Zero Tolerance For Sexual Assault

    Feb. 20, 2003

    Superintendent demands "zero tolerance for sexual assault"

    Members of the USAF Academy Community-as you're well aware, we've recently received a significant amount of feedback from a variety of sources, including the media and Congress, concerning sexual assaults at the Academy. As a commander and as the parent of both a college freshman son and a daughter serving in the Air Force, I want to assure you this issue has my personal attention. It also has the highest interest of Secretary Roche, General Jumper, and the Air Force's senior leadership.

    In the Air Force at large and at the Academy, there is zero tolerance for sexual assault-any and all perpetrators will be brought to justice and disciplined appropriately. Such reprehensible action is utterly inconsistent with our commitment to train and equip a world-class officer corps that is the pride of our nation. USAFA's Cadet Victim/Witness and Assistance Program includes components for sexual assault prevention, awareness training, medical care, counseling services, legal consultation, victim advocacy, spiritual consultation, and investigation. The program's emphasis is on educating cadets and supporting the victims of sexual assault to facilitate their recovery, increase reporting, and create opportunities for investigation, prosecution, and conviction. Regrettably, our on-going efforts have not yet succeeded in creating an environment where our cadets are free from the threat of sexual assault, but that is our ultimate goal.

    Over the past few months, we've taken multiple and simultaneous actions to address the sexual assault issue. Several weeks ago, when cadet feedback first brought this to his attention, Secretary Roche tasked the Air Force General Counsel to lead a senior-level working group to review issues with regard to sexual assault at the Academy and from all accession sources and to recommend measures to ensure Air Force policies, practices, procedures, training and education, and all other aspects of this complicated issue are consistent with justice, Air Force values, zero tolerance for sexual assault, and our goals in recruiting, training and retaining the airmen of tomorrow. The working group has already begun its work to identify improvements for immediate implementation, and to set in motion a process for dealing with the underlying causes of this issue and to evaluate longer-term changes.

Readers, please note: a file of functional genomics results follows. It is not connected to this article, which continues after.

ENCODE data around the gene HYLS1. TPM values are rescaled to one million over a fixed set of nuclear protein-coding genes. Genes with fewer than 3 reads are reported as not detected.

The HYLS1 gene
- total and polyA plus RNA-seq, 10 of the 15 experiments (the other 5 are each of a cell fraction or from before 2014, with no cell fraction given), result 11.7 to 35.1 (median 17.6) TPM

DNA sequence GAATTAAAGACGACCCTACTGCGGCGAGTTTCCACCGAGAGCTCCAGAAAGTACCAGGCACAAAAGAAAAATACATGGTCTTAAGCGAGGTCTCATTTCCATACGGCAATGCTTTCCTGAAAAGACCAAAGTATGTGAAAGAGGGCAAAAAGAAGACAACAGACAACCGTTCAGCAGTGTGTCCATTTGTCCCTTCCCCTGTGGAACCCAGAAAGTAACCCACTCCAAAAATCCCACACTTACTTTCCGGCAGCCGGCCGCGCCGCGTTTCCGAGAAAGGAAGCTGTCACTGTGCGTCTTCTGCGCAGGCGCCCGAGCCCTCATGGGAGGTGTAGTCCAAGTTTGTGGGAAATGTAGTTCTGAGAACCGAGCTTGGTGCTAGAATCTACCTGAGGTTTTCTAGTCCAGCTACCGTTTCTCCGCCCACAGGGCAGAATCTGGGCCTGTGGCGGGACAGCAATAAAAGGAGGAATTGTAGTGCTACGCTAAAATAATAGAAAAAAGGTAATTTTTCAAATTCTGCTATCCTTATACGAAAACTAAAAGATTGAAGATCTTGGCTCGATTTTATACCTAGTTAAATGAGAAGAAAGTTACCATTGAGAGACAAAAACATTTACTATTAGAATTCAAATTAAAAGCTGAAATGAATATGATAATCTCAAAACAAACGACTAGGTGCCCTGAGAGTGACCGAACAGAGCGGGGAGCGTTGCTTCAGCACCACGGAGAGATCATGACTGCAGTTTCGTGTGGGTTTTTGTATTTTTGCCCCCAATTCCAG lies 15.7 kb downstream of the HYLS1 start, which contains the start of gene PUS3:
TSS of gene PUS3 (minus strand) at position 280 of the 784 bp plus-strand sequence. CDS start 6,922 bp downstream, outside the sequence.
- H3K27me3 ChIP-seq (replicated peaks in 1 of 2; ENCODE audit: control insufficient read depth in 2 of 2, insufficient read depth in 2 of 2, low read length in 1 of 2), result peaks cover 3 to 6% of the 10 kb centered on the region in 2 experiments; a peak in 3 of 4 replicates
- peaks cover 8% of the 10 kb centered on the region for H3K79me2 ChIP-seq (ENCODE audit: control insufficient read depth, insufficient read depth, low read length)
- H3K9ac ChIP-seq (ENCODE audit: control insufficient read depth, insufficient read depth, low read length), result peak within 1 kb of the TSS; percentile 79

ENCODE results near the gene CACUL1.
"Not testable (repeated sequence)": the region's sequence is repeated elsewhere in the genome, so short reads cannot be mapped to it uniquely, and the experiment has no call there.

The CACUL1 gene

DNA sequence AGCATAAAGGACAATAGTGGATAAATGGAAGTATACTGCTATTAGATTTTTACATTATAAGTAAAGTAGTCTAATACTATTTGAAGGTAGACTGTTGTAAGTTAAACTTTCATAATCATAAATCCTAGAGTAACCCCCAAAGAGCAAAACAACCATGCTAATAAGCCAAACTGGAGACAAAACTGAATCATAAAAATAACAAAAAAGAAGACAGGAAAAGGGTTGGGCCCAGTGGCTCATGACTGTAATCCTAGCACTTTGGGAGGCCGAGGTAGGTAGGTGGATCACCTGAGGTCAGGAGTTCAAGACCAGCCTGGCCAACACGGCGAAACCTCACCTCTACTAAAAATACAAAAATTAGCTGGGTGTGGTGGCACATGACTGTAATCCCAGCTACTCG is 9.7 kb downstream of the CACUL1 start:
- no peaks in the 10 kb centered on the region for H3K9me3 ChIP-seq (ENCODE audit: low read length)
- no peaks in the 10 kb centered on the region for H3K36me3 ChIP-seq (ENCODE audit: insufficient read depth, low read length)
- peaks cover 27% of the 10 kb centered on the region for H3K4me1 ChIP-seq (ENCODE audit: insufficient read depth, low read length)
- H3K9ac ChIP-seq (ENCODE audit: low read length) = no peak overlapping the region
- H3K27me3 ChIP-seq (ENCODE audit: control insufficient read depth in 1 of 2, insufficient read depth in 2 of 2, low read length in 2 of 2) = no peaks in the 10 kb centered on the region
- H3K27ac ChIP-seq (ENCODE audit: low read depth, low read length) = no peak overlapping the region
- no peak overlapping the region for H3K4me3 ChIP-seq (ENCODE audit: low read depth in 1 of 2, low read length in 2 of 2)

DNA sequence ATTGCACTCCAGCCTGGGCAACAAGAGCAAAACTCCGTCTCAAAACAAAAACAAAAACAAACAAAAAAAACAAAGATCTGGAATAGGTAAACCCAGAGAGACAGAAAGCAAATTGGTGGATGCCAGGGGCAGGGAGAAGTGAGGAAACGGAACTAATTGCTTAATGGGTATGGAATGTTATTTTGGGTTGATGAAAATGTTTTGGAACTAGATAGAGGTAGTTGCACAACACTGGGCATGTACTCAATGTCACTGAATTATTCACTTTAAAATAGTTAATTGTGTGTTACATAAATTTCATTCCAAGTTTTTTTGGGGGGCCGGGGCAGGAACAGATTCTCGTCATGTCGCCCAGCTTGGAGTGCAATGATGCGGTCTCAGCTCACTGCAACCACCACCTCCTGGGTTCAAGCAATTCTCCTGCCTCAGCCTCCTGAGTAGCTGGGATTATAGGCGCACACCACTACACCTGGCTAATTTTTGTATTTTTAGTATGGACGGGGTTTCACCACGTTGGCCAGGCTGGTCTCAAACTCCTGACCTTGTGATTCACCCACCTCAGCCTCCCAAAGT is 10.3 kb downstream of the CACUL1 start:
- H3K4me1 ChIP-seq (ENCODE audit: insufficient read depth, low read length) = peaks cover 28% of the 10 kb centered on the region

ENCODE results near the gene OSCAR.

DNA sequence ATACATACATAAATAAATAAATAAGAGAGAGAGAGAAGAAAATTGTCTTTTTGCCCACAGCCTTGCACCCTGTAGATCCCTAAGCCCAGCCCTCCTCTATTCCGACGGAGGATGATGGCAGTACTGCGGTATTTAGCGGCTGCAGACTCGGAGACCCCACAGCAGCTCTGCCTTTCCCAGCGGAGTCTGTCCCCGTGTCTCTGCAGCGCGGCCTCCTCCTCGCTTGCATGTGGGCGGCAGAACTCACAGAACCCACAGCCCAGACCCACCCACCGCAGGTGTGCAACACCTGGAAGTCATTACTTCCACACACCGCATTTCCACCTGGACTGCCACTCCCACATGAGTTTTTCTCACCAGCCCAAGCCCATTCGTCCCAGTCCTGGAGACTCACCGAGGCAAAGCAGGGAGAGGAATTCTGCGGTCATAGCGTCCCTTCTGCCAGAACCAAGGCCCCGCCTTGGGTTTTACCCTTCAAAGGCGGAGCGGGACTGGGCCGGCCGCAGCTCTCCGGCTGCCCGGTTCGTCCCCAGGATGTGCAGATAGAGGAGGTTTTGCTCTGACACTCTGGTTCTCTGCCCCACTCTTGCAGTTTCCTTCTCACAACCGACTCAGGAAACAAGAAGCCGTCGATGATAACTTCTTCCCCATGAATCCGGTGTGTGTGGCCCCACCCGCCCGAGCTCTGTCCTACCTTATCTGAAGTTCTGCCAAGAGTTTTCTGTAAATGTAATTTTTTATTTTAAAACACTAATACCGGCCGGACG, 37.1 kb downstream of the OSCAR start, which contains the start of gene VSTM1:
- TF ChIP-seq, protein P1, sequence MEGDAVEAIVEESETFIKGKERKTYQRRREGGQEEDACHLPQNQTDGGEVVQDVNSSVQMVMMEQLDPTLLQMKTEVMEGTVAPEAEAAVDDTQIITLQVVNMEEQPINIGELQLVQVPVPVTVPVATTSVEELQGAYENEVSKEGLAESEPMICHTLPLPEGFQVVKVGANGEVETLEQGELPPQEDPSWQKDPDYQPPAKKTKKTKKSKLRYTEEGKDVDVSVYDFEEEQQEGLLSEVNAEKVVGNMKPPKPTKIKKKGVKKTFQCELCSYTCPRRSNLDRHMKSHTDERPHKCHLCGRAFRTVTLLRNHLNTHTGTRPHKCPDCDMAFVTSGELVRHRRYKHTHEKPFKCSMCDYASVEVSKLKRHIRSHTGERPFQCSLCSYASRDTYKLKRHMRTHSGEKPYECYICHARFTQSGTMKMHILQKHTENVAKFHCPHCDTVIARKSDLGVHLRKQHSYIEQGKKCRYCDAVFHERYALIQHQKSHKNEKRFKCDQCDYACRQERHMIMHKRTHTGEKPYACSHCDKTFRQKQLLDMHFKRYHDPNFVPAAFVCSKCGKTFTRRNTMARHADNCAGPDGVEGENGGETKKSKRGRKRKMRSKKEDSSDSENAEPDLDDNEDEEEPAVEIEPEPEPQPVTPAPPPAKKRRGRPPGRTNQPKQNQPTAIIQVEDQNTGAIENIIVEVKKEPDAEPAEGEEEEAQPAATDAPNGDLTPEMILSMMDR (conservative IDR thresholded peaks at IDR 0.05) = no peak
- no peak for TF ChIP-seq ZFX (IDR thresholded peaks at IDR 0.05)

While this oversight effort has just begun, we've taken actions here to increase awareness about sexual assault and safety issues. Additionally, we're seeking ways to improve our current programs, and we're enhancing the level of coordination between the agencies involved in sexual assault cases. In the last few weeks, the USAFA leadership, cadet peer counselors, and I have met in many different forums with assault victims and the entire cadet wing. We've sought their counsel on the efficacy of our programs and solicited their suggestions on how to improve them. We've addressed everything from the climate at USAFA to cadet perceptions. Additionally, we've sought to assure the cadet wing this issue has the attention of Academy and the Air Force and is something that cannot be tolerated or ignored.

    In closing, I encourage you to get educated on this important issue. As an institution, we have much to be proud of, but we're not infallible. We're not going to sweep this under the rug and pretend there's nothing wrong-we're going to do our best to heal the hurts and improve our processes. I welcome your inputs as we proceed, and challenge you to become part of the solution.

    John R. Dallager
    Lieutenant General, USAF

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